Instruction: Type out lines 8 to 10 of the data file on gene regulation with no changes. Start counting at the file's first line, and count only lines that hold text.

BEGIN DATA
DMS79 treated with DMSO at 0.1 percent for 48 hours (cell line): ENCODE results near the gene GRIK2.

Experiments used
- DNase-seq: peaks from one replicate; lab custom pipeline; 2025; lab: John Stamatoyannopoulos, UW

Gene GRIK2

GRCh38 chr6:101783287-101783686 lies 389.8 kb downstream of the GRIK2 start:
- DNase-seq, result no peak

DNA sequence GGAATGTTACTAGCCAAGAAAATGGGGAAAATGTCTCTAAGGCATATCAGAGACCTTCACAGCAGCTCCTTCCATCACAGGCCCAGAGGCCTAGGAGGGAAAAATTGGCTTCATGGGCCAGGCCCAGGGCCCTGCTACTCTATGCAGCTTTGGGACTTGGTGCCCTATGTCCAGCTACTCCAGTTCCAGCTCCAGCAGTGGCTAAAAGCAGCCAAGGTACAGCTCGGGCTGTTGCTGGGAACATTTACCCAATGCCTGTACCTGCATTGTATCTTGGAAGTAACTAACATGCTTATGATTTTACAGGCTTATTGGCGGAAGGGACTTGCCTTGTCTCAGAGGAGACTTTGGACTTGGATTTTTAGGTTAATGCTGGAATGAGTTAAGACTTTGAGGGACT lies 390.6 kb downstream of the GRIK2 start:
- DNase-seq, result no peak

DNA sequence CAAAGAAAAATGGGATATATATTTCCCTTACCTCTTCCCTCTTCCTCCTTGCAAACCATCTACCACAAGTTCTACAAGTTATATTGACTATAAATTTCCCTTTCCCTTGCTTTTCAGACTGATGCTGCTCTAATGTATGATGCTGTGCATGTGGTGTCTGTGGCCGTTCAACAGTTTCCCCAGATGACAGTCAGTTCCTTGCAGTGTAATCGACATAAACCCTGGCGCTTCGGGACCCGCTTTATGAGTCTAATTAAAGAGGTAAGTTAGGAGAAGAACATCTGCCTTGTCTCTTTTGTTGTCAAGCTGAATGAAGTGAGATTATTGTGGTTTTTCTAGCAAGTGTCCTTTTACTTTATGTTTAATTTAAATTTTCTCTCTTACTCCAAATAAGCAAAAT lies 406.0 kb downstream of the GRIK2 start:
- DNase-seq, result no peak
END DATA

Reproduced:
- DNase-seq, result no peak

DNA sequence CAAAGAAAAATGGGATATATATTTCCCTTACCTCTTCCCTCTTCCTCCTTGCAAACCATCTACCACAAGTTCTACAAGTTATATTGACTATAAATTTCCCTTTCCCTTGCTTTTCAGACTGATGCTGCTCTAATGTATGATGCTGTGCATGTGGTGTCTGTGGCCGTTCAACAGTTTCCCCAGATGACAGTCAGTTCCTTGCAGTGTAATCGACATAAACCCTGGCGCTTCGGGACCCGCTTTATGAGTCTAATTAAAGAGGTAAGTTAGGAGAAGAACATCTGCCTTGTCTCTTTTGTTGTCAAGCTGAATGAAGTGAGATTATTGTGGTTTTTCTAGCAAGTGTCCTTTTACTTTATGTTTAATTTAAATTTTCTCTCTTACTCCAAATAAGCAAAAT lies 406.0 kb downstream of the GRIK2 start:
- DNase-seq, result no peak